Note the wide cycle paths. Also that there is adequate car parking for the cars owned by the population. Drivers are not left "fighting" over an inadequate number of car spaces.

No-one parks their car on the pavement or on the cycle path. There's no need to do so. As a result, neighbourhood conflict due to parking is very uncommon and of course cycling or walking through this area is easy.

No need to obscure the cycle-path when there is ample room
to park elsewhere. Concrete setts built into the grass provide
hard standing for additional visitors' cars. The house also has
parking at the rear for residents' vehicles. The cycle-path
is over 3 metres wide. In addition there is a separate
 2 metre wide pavement (sidewalk)
It's pleasant to cycle through residential areas in the Netherlands because they are not dominated by cars.

The design encourages cycling by positive steps, not by trying to make owning a car unpleasant.

That's the difference in attitude:
  • Focus on making cycling pleasant, safe and direct as has been done in the Netherlands and it has a chance of becoming popular.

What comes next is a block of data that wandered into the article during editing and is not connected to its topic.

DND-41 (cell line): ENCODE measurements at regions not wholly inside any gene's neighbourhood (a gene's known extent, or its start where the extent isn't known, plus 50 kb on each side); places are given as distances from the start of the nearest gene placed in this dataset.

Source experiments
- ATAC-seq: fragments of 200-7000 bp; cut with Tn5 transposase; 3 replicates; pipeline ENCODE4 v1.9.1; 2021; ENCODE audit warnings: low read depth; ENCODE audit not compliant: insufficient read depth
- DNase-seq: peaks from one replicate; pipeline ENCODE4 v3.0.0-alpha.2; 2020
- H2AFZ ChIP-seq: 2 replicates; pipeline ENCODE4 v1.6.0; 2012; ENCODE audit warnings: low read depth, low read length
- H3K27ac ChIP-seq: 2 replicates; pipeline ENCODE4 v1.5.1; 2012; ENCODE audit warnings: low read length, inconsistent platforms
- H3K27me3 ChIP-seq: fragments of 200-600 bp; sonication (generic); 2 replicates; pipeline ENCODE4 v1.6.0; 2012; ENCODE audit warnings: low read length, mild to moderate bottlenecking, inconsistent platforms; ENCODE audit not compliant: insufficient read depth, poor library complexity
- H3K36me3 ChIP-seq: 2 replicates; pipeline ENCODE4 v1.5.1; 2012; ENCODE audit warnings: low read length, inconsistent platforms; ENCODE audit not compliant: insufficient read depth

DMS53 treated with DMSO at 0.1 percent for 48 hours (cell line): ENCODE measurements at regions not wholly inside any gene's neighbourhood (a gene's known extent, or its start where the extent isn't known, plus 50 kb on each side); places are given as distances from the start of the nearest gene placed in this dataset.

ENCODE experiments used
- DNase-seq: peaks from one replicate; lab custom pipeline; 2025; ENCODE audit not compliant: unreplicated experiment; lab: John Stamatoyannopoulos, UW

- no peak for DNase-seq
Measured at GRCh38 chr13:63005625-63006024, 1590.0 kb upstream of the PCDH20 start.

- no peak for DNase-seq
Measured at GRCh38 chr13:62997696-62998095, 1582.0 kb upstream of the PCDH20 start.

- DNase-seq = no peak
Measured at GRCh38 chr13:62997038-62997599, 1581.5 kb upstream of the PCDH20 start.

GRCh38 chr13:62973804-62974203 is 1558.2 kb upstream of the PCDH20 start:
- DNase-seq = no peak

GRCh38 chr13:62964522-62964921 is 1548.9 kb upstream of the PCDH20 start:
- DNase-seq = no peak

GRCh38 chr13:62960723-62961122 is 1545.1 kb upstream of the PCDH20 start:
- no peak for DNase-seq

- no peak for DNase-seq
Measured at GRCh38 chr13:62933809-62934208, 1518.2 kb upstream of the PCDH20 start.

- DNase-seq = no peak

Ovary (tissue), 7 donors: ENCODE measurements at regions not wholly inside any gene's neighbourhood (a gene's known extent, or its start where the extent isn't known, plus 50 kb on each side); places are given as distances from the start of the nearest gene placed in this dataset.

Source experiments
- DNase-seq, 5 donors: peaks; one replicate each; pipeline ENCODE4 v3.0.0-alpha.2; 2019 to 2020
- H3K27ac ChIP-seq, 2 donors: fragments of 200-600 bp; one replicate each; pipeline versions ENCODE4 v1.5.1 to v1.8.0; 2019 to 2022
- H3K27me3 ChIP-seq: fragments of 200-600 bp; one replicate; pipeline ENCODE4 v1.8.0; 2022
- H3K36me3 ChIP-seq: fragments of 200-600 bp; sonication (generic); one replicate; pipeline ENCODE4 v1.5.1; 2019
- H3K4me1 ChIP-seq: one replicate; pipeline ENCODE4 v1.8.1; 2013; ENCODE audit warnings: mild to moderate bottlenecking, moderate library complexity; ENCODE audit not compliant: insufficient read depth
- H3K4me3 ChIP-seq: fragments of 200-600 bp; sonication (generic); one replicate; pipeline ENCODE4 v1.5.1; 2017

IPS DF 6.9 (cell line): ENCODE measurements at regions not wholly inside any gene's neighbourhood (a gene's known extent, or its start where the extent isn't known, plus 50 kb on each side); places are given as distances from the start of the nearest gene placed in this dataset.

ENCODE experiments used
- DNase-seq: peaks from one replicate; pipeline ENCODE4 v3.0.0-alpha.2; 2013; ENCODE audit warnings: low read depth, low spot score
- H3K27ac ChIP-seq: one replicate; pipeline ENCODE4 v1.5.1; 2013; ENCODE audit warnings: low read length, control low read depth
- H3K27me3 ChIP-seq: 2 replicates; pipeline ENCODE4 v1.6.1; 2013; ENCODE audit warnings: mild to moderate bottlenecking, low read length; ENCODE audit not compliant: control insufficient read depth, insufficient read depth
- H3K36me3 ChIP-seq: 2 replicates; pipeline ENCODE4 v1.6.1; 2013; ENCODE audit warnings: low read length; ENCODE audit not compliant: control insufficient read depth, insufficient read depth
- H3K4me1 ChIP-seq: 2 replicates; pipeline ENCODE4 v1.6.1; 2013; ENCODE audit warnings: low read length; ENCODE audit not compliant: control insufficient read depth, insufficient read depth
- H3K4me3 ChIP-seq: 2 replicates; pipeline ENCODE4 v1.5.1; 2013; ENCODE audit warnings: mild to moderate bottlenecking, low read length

• Focus instead on making conditions bad for driving and you'll simply end up with grumpy drivers.
Car ownership in the UK used to be lower than that of the Netherlands. Now it's the other way around.

Carrot or stick ?

More about Kloosterveen
Read more posts about this new Dutch suburb. Not only does it cater for peoples' private cars, but it is also a place where 2/3rds of primary school children cycle to school as well as virtually all older children. The shopping centre prioritizes cyclists and pedestrians and there is excellent access by public transport.

If people are provided with pleasant enough conditions for cycling then cycling becomes a positive choice for a large percentage of the population. No anti-car policies are required

Wednesday, 20 May 2009

Visiting the dentist

A few days back I had reason to visit the dentist. My dentist is very pleasant, but I can't say that visiting her is my favourite activity. I'm sure you have no desire to read about my teeth, but I thought the journey there and back might be of interest.

Most of it is on cycle paths like that shown in the first photo. The road next to the cycle path in this case is not a through road, but provides access only to the few houses along this stretch. the road ends at the point of the hill in the photo, just a few hundred metres from where I took the photo, but the bike path carries on.

The dental surgery is about 2.5 km by bike from my home. It would be slightly further by car, as I'd have to start off by heading in the wrong direction for a short distance.

My route by bike is mainly along the side of the canal and on very smooth and wide cycle paths. There are no big roads to cycle on at all